India Today - - LEISURE - —Suhani Singh

Dhruv Se­h­gal de­serves credit for giv­ing In­dian mil­len­ni­als a desi cou­ple they can root for: Kavya (Mithila Palkar) and Dhruv (Se­h­gal him­self ) of the web se­ries Lit­tle Things. Now with the back­ing of Net­flix, which part­nered with Dice Me­dia for its sec­ond sea­son, the show boasts a longer run, larger scale, big­ger reach and more in­tense drama this time around. But

Se­h­gal, whose par­ents are diplo­mats, hasn’t changed his ap­proach to try to win fans from among the stream­ing gi­ant’s in­ter­na­tional sub­scribers. The fo­cus still is on the in­su­lar and cosy world of Dhruv and Kavya and the is­sues they face and deal with on a daily ba­sis.

Not much has changed in Dhruv and Kavya’s re­la­tion­ship. They still bond over food a lot, cud­dle in bed, have forth­right con­ver­sa­tions and tease each other. This time around, though, Se­h­gal is also ea­ger to ex­plore how their re­spec­tive ca­reers af­fect their per­sonal equa­tion and how Dhruv’s man-child ways are not al­ways a source of amuse­ment. If sea­son one was Be­fore Sun­rise, sea­son two is a com­bi­na­tion of Be­fore Sun­set and Be­fore Mid­night. But more than Richard Lin­klater, Se­h­gal says he ad­mires the work of Mike Leigh and Sai Paran­jpe for their at­ten­tion to de­tail and sin­gu­lar fo­cus on emo­tions. These are most ev­i­dent in Dhruv-Kavya’s spats over re­spon­si­bil­i­ties, dreams and fu­ture.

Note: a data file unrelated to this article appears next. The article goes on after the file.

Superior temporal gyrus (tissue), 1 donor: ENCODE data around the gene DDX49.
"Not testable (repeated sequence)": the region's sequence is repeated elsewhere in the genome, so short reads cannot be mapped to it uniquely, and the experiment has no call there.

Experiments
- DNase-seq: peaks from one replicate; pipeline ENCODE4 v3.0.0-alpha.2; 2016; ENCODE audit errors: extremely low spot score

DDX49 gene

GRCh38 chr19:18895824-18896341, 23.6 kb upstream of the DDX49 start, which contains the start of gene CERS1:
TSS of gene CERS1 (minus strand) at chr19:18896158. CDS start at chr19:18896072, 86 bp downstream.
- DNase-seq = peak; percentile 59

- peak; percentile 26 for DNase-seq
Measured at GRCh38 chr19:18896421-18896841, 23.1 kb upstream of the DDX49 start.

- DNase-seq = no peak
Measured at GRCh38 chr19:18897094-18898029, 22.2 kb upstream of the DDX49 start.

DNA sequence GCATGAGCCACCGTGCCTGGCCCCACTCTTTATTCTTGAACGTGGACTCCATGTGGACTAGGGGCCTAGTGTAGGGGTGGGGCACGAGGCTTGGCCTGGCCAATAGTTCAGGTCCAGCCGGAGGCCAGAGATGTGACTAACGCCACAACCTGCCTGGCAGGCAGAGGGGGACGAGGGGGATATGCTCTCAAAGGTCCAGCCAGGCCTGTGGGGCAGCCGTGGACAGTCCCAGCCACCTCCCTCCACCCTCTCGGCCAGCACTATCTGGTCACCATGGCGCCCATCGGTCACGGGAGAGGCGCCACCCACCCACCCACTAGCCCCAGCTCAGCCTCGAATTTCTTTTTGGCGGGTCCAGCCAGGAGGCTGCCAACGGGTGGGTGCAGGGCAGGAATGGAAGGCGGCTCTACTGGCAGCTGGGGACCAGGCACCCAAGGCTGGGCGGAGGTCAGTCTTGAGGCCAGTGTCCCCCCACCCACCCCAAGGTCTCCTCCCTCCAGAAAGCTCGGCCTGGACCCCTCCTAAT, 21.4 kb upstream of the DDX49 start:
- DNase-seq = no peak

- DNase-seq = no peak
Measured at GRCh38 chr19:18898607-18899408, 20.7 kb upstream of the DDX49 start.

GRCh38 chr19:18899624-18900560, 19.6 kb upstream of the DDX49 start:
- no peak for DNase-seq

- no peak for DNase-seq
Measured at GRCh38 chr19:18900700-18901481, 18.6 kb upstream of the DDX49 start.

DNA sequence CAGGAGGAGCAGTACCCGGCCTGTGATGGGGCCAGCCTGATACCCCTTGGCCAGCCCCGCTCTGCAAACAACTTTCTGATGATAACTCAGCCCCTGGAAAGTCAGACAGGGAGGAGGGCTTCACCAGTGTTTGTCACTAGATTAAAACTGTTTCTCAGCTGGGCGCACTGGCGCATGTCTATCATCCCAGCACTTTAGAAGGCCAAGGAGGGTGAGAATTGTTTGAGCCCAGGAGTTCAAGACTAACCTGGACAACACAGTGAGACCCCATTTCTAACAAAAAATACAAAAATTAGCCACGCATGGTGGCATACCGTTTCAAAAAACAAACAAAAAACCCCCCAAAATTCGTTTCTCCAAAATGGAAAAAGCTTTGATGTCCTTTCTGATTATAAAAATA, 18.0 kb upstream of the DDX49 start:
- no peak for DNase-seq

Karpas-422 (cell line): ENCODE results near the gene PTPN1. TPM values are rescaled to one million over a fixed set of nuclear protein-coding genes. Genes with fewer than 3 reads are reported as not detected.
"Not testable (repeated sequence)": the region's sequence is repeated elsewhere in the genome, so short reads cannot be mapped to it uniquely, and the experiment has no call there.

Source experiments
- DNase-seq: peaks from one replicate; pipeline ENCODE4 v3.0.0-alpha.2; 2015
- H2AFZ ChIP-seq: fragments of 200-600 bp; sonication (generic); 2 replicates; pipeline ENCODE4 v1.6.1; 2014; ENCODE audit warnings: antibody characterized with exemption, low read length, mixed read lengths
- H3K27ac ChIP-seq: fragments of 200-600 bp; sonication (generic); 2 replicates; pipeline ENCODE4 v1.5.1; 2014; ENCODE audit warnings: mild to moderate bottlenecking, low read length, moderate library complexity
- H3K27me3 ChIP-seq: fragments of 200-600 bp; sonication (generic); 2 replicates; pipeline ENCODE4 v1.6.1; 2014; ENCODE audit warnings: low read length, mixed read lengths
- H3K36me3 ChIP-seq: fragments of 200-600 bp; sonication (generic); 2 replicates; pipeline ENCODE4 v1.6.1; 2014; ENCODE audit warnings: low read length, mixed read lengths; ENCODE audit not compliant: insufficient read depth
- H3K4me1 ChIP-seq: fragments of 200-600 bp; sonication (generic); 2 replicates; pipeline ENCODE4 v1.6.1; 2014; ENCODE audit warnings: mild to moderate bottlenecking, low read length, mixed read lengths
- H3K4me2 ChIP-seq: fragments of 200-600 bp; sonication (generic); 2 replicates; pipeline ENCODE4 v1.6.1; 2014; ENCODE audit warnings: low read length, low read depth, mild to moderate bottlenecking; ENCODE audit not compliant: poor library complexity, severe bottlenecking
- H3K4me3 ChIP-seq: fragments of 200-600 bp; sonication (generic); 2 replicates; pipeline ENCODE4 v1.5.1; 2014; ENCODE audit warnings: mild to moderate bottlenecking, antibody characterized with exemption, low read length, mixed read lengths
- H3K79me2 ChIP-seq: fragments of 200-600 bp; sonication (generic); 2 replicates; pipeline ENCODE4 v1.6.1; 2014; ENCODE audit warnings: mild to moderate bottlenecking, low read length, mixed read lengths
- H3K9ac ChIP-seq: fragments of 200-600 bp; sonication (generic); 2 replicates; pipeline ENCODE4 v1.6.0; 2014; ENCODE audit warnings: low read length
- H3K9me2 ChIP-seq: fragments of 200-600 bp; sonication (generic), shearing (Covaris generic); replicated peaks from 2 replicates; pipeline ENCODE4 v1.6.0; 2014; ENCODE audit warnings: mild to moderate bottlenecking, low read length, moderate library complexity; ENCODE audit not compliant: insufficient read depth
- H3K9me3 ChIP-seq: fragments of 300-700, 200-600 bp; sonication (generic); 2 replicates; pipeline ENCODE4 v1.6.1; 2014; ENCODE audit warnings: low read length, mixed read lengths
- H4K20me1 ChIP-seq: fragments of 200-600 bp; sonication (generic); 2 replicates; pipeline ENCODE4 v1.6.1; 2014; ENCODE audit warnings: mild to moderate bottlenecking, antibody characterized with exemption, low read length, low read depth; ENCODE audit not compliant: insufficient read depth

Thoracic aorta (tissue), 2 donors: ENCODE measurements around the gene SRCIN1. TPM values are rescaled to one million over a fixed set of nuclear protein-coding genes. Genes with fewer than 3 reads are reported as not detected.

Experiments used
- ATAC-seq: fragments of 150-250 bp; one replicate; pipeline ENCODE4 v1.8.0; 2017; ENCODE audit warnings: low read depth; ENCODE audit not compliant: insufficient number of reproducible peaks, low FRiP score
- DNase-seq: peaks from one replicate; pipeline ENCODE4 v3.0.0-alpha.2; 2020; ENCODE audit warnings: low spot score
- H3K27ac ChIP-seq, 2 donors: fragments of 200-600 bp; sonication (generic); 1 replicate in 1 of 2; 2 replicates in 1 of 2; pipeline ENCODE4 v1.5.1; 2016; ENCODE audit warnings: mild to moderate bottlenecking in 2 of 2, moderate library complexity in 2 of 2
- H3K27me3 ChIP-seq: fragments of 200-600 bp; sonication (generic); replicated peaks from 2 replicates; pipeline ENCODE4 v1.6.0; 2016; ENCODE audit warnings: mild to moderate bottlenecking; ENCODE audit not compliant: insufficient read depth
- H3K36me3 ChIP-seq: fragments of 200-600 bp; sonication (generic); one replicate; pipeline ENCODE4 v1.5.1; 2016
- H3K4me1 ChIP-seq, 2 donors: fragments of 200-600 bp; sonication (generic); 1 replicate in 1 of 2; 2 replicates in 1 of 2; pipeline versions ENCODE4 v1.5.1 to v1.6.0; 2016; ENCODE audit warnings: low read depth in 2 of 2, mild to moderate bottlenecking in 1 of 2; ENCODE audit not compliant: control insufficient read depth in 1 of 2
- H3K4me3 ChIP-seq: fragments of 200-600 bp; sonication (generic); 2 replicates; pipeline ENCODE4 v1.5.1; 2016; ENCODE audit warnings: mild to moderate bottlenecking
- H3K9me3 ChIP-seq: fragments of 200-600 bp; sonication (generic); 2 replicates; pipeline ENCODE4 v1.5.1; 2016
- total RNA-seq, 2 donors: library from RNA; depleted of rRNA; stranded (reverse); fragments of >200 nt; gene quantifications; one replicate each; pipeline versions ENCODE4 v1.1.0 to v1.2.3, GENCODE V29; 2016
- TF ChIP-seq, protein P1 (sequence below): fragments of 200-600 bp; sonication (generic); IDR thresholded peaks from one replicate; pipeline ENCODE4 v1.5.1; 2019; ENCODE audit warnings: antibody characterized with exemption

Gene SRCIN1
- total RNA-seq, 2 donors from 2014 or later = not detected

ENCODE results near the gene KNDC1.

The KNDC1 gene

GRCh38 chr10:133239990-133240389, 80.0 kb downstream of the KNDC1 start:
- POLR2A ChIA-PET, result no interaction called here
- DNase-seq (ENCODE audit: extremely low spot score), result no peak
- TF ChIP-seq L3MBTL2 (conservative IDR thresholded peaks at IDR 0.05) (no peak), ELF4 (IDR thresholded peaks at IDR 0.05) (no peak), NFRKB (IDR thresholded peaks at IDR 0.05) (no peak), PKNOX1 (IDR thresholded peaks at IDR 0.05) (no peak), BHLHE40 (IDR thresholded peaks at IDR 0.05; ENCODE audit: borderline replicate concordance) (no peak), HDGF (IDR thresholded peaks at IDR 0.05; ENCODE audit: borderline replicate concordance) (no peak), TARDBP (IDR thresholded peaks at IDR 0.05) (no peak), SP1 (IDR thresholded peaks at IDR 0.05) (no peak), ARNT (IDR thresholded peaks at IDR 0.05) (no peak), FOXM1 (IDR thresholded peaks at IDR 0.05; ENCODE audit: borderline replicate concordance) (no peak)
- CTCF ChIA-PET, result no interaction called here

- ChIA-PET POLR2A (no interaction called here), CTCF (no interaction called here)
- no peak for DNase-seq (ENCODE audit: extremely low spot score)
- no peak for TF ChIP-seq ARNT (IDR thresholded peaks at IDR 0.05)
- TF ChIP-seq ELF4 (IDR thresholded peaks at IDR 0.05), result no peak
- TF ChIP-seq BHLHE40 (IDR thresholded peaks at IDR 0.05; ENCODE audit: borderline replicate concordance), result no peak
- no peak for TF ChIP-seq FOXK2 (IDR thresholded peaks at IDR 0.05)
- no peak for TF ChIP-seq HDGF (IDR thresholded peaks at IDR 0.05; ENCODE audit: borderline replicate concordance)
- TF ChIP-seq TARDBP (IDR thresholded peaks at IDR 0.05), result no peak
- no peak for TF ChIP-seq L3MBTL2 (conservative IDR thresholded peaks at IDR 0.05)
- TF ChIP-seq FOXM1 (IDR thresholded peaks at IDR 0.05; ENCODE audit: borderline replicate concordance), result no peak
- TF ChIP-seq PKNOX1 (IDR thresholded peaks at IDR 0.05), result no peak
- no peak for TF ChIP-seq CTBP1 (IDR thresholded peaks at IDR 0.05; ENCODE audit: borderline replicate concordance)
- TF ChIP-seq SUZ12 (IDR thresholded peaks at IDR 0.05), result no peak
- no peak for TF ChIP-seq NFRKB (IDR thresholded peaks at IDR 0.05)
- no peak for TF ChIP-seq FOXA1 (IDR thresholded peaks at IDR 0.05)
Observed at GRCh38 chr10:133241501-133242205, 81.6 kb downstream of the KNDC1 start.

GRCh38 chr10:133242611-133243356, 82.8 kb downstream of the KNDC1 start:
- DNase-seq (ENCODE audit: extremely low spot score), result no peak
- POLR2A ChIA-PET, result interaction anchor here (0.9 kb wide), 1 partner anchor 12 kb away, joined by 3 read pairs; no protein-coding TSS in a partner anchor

That isn’t to say there aren’t mo­ments of the mean­ing­ful si­lences and ten­der lov­ing care that earned the show its fol­low­ing. One episode un­folds en­tirely in the bed­room and com­prises mostly one-takes and close-ups. Oth­ers ac­quaint view­ers with more peo­ple from the cou­ple’s world such as Kavya’s mother and Dhruv’s ho­mo­pho­bic school friend to delve into how re­la­tion­ship dy­nam­ics evolve. The tone re­mains earnest, but the con­ver­sa­tions are now more ma­ture and ex­ploratory. Both Palkar and Se­h­gal are even more set­tled into their parts, mak­ing the in­ti­macy more can­did and the ex­changes more spon­ta­neous. How­ever, what stands out most is Se­h­gal the writer’s abil­ity to tap into a woman’s thought process, lay out a twen­tysome­thing man’s in­se­cu­ri­ties and recog­nise that love sto­ries come with a caveat. The longer they go, the harder it is to keep it fun.

Dhruv Se­h­gal’s vi­gnette on mil­len­nial love gets big­ger and bet­ter in Sea­son 2


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